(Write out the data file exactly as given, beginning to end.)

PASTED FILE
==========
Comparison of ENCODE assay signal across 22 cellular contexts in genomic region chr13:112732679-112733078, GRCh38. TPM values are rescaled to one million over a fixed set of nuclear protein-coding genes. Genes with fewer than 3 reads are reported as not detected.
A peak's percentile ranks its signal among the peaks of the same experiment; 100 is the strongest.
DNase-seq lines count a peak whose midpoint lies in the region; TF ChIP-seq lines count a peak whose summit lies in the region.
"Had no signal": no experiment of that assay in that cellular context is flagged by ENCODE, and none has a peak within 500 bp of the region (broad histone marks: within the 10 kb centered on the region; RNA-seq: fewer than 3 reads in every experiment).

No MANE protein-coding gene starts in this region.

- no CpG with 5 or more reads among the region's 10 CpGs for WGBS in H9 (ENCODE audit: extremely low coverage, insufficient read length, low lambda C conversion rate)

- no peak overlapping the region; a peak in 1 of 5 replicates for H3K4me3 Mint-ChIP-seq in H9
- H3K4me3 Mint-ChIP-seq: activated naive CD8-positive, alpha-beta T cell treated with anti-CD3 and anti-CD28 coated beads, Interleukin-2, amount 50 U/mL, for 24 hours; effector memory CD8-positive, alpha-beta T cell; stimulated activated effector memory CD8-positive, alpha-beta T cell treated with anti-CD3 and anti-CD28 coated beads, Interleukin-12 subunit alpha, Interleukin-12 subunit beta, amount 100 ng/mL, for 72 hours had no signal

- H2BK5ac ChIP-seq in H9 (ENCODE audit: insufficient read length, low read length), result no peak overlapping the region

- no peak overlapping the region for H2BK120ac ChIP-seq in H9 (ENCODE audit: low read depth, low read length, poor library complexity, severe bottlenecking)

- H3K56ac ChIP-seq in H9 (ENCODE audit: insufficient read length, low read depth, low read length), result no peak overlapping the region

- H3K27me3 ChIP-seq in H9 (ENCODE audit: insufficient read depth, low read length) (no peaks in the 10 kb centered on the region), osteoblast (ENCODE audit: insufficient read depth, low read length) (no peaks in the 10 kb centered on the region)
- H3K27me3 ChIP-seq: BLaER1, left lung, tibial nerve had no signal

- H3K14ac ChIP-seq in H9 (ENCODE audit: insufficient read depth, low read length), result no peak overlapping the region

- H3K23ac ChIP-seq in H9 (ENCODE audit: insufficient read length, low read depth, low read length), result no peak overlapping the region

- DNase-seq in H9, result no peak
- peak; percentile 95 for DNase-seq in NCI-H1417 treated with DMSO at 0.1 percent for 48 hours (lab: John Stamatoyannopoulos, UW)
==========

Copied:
Comparison of ENCODE assay signal across 22 cellular contexts in genomic region chr13:112732679-112733078, GRCh38. TPM values are rescaled to one million over a fixed set of nuclear protein-coding genes. Genes with fewer than 3 reads are reported as not detected.
A peak's percentile ranks its signal among the peaks of the same experiment; 100 is the strongest.
DNase-seq lines count a peak whose midpoint lies in the region; TF ChIP-seq lines count a peak whose summit lies in the region.
"Had no signal": no experiment of that assay in that cellular context is flagged by ENCODE, and none has a peak within 500 bp of the region (broad histone marks: within the 10 kb centered on the region; RNA-seq: fewer than 3 reads in every experiment).

No MANE protein-coding gene starts in this region.

- no CpG with 5 or more reads among the region's 10 CpGs for WGBS in H9 (ENCODE audit: extremely low coverage, insufficient read length, low lambda C conversion rate)

- no peak overlapping the region; a peak in 1 of 5 replicates for H3K4me3 Mint-ChIP-seq in H9
- H3K4me3 Mint-ChIP-seq: activated naive CD8-positive, alpha-beta T cell treated with anti-CD3 and anti-CD28 coated beads, Interleukin-2, amount 50 U/mL, for 24 hours; effector memory CD8-positive, alpha-beta T cell; stimulated activated effector memory CD8-positive, alpha-beta T cell treated with anti-CD3 and anti-CD28 coated beads, Interleukin-12 subunit alpha, Interleukin-12 subunit beta, amount 100 ng/mL, for 72 hours had no signal

- H2BK5ac ChIP-seq in H9 (ENCODE audit: insufficient read length, low read length), result no peak overlapping the region

- no peak overlapping the region for H2BK120ac ChIP-seq in H9 (ENCODE audit: low read depth, low read length, poor library complexity, severe bottlenecking)

- H3K56ac ChIP-seq in H9 (ENCODE audit: insufficient read length, low read depth, low read length), result no peak overlapping the region

- H3K27me3 ChIP-seq in H9 (ENCODE audit: insufficient read depth, low read length) (no peaks in the 10 kb centered on the region), osteoblast (ENCODE audit: insufficient read depth, low read length) (no peaks in the 10 kb centered on the region)
- H3K27me3 ChIP-seq: BLaER1, left lung, tibial nerve had no signal

- H3K14ac ChIP-seq in H9 (ENCODE audit: insufficient read depth, low read length), result no peak overlapping the region

- H3K23ac ChIP-seq in H9 (ENCODE audit: insufficient read length, low read depth, low read length), result no peak overlapping the region

- DNase-seq in H9, result no peak
- peak; percentile 95 for DNase-seq in NCI-H1417 treated with DMSO at 0.1 percent for 48 hours (lab: John Stamatoyannopoulos, UW)